Otto Rohwedder thought he had invented the greatest thing because he invented sliced bread. He thought that if he got a patent on sliced bread, he will be rich. What Otto forgot was to ask a very important two-word question:
Who cares? No one knew about sliced bread. No one cared. It wasn’t until Wonder Bread came around and marketed it that sliced bread took off. It wasn’t the bread that won, it was the packaging and distribution.
Ideas that spread, win. What we have been living through is the greatest culture of spreading ideas that there’s ever been. At one level, that’s great because it’s easier to spread your ideas than ever before. At another, it’s harder because we keep raising the bar.
One of the biggest tools in this is television. I’m not just talking about the box, but television thinking. Ads on the radio, ads on the billboards, ads everywhere you go. The important thing is paying attention. Attention is a valuable thing. They want you to pay them your attention. And what do you get? Absolutely nothing. The media companies get everything. There’s the military-industrial complex. I like to talk about the TV-industrial complex. Buying ads gets you more distribution, sells more products, makes you more of a profit with which you can buy more ads.
What you do for a living, people, is you spam people. You wait until you get someone when they are really enjoying themselves, and you interrupt them with TV ads. We spam people for a living. I don’t want to even talk about how unsolicited email brings brand rage, not brand equity.
That bus is gone. It’s not my idea. It’s not what I wanted to happen, but it’s true. If everything is good enough, consumers are going to just pick the close one and the cheap one. What you need to do is not be close and cheap. Close and cheap is not what they paid for. Your boss hired you so you can be the only pumpkin in the pumpkin patch.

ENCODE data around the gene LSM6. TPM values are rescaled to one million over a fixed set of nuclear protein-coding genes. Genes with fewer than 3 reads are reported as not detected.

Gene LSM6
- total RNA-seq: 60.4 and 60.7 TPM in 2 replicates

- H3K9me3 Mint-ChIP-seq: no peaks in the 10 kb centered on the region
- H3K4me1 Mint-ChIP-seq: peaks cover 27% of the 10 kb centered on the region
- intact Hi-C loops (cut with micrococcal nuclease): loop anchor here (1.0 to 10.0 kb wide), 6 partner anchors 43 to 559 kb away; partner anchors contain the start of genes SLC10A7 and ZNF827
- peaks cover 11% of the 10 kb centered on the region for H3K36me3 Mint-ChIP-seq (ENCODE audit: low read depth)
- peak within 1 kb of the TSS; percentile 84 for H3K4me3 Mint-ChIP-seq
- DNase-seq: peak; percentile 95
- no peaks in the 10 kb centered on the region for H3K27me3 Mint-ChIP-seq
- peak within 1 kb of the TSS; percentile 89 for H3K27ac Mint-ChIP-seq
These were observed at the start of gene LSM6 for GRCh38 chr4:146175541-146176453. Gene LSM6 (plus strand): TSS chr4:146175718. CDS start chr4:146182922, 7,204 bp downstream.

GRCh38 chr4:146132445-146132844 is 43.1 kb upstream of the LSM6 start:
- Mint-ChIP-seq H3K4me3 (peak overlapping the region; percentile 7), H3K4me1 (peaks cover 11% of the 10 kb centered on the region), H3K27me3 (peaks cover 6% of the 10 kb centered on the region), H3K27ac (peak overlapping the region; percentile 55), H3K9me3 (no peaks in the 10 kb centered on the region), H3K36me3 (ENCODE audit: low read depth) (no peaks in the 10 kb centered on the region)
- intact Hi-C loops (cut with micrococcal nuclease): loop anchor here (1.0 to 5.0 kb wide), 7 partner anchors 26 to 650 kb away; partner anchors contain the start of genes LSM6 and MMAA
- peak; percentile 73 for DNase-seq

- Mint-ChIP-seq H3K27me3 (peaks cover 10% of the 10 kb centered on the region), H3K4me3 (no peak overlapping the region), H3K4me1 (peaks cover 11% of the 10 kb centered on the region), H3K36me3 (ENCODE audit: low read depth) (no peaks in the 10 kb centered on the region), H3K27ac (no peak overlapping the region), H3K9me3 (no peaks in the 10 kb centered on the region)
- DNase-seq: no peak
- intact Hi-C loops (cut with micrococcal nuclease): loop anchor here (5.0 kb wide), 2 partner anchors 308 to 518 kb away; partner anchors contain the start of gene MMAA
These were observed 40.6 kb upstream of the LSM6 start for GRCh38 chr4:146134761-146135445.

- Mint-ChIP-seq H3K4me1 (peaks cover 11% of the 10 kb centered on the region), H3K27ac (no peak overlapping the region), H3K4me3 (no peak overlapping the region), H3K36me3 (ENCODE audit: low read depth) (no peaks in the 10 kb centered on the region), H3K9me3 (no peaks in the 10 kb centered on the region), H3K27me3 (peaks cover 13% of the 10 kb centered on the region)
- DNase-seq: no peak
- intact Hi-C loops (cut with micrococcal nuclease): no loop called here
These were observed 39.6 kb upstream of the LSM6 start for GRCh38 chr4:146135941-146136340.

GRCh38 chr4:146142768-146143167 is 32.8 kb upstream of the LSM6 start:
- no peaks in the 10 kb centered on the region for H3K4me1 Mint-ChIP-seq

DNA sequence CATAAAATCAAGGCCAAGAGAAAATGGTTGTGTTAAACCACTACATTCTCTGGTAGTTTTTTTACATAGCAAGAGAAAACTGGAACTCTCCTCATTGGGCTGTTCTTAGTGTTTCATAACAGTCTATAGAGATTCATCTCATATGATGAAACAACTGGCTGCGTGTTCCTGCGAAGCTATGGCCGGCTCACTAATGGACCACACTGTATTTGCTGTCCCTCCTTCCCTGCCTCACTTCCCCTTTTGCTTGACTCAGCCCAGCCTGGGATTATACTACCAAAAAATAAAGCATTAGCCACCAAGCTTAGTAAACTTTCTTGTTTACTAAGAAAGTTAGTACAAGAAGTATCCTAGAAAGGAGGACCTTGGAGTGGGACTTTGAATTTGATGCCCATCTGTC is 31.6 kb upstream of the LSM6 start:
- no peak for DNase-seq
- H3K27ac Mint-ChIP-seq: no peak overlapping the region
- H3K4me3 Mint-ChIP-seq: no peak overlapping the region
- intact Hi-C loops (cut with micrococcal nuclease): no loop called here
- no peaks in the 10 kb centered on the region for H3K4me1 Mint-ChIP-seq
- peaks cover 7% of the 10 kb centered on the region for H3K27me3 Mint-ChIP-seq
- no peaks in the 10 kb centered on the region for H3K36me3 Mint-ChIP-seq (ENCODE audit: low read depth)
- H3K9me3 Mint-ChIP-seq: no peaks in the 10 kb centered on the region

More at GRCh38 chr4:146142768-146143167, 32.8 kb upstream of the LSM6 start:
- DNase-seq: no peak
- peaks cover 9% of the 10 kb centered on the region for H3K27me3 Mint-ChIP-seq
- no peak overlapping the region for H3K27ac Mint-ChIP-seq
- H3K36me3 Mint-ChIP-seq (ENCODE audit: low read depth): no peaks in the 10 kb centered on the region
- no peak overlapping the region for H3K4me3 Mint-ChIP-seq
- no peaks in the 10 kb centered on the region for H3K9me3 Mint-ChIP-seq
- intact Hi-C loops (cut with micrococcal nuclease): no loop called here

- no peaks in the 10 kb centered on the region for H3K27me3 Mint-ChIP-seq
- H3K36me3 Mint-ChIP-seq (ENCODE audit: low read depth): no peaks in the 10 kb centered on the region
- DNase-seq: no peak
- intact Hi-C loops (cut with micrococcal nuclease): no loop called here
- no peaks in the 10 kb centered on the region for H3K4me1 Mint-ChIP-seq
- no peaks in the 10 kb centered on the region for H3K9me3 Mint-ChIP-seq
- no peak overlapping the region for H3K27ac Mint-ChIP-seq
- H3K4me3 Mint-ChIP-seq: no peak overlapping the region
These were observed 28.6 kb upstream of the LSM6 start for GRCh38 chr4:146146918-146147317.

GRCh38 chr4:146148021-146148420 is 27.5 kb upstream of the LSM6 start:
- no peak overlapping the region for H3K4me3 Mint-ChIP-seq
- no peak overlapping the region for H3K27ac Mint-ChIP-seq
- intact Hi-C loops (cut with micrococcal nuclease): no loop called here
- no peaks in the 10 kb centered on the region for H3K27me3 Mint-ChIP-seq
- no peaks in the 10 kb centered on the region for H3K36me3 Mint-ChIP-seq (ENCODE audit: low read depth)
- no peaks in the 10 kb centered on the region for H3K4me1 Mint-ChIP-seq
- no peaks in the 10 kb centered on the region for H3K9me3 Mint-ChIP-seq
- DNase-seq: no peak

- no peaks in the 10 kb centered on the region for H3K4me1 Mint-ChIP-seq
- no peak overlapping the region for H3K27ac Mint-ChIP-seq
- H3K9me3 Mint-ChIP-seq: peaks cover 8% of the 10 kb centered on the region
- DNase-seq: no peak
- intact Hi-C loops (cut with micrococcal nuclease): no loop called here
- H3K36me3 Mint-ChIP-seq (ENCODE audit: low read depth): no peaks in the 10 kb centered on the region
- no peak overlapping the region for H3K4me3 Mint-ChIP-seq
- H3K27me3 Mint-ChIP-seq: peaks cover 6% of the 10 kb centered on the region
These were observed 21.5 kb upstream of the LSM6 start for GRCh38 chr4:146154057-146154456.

The world revolves around me. Me, me, me. My favorite person: Me. I don’t want email from you. I don’t want junk mail from you. I want me-mail.
So I’m driving through Polokwane with the family. And for the last 2 and a half hours, there’s been nothing but noise of the kids playing in the back seat. Suddenly, it’s quiet. My kids are transfixed, looking out the window at these beautiful cows. Then it’s noise again. Because cows are boring. If you have seen one cow, you have seen them all. But what if one of the cows were purple?
Purple cows are remarkable. At least for awhile. Remarkable means two things. One, it means cool, neat. Two, it means worth making a remark about. If you make stuff that’s worth making a remark about, you are 99% of the way there.
The first time you saw a Hummer, your jaw dropped. How could someone be driving that? The first time you saw a Mini, your jaw dropped. How could someone be driving that? See my tekkies (sneakers)? They are made by Nike. They weigh nothing. They are sold in Japan. In vending machines. Rolled up like a tennis ball. They are remarkable. They are also fashionable.
What you need to understand is that you are in the fashion business. Things go in and out of fashion. Accounting standards go in and out of fashion. Fashion is about things that come and go because people talk about it. The Aeron chair from Herman Miller is a perfect example. They changed a chair to a fashion statement for white-collar executives.
This is the standard adoption curve. Your boss may want you to go the juicy middle, the early and late majority. The problem is that these people are professional. They are professional at ignoring you. What you need to do is sell to the geeks and the nerds, innovators and early adopters, and give them a way to make remarks about you.
Don’t be boring. If you don’t have some people who don’t like what you are doing, you are not remarkable. You need to have the right audience to spread the word.
If you think you are being risky, you are doing the safest thing you can. If you are playing it safe, you are taking a big risk.